In the past several months, the Brooklyn Public Library has issued more than 5,100 free electronic library cards to young people nationwide, Nick Higgins, the library’s chief librarian told CNN.
Since then, readers between 13 to 21 years old in every state of the country and Washington, DC have applied for the electronic cards, Higgins said, and an estimated 18,000 e-books or audiobooks have been checked out every month.
“On one side, it’s great that we were able to step in and support people in their time of need with access to robust library collections, but it’s also really telling that there are significant censorship efforts going on across the country that a lot of us need to band together to push back on,” Higgins said.
Higgins said the library has received hundreds of messages from teens and their families who shared their gratitude, how they’ve seen books being removed from shelves and even the frustration that some feel for not having a library near their homes.
Due to the success of the initiative, the Brooklyn Public Library plans to run the program indefinitely. Young people will continue getting their free electronic library card for one year and will have the option to renew it, Higgins said.
Cardholders have access to the library’s archive of 350,000 e-books; 200,000 audiobooks and over 100 databases. The library also provides access to “a selection of frequently challenged books” with no holds or wait times for cardholders, including “The Black Flamingo” by Dean Atta, “Tomboy” by Liz Prince, “The Bluest Eye” by Toni Morrison, ” The 1619 Project” by Nikole Hannah-Jones, “Juliet Takes a Breath” by Gabby Rivera, “On Earth We’re Briefly Gorgeous” by Ocean Vuong, and “Lawn Boy” by Jonathan Evison.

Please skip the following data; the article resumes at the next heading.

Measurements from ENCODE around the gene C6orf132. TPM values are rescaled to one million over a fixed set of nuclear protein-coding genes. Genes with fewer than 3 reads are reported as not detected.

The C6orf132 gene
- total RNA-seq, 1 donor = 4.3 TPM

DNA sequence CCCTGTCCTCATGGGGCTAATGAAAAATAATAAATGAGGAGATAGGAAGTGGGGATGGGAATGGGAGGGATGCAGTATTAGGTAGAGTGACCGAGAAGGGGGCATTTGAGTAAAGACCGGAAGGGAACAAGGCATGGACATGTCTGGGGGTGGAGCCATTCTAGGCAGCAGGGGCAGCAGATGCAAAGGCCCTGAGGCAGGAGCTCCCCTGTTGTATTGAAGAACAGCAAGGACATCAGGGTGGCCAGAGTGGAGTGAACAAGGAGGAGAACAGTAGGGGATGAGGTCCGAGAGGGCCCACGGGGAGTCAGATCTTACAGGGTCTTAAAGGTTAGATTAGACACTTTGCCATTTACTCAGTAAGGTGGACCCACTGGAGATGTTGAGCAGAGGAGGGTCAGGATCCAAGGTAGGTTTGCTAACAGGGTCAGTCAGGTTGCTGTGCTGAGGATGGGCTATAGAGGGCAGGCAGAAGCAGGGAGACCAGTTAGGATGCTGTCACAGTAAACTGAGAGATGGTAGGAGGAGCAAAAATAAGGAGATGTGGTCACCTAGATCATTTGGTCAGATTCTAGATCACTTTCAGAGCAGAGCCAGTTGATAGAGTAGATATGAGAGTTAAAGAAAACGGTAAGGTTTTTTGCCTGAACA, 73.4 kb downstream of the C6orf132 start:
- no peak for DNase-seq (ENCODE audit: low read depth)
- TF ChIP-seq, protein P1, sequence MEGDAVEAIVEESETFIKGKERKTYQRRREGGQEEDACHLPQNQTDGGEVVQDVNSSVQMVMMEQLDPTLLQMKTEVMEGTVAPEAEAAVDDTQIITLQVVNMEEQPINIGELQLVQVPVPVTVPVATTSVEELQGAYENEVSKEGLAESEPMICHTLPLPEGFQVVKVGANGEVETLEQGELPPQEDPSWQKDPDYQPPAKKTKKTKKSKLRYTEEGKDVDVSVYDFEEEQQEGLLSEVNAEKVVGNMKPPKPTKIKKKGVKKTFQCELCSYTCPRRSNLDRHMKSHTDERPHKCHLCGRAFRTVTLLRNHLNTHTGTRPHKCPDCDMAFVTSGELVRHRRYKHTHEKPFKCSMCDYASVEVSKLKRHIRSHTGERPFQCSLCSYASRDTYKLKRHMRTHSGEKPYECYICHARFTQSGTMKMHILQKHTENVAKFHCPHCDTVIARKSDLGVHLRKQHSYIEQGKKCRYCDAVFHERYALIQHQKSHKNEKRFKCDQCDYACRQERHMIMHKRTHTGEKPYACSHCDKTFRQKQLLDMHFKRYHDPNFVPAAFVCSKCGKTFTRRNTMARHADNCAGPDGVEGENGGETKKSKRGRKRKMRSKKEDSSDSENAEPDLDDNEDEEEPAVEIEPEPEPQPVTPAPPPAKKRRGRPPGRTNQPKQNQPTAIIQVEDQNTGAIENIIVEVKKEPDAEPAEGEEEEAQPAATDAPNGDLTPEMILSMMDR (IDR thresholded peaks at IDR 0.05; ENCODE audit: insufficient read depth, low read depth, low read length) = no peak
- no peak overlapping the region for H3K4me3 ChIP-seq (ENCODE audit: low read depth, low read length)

As part of the initiative, a group of teens in New York who are members of the library’s Teen Intellectual Freedom Council invited teens who got their electronic cards to meet virtually. Now, teens in Texas, Alabama and other states meet once a month to discuss censorship and ways to push back in their own communities.
“Seeing a group of teams connect to one another across state lines, just to get together to try to find a shared understanding of a particular topic and how it impacts them is really inspiring. It’s really what this whole initiative is really about,” Higgins said.
Public libraries have been engulfed in the nationwide debate over what titles people, especially children, have access to as conservative groups and individuals single out books that deal with race, gender or sexuality.
“These fringe groups capitalize on that lack of knowledge from everyday citizens, and they use rhetoric, like pornography and erotica to describe books, especially books around LGBTQ+ themes and sexual health books that are written by experts like the American Psychological Association,” Jones told CNN earlier this month. “They are not interested in the truth.”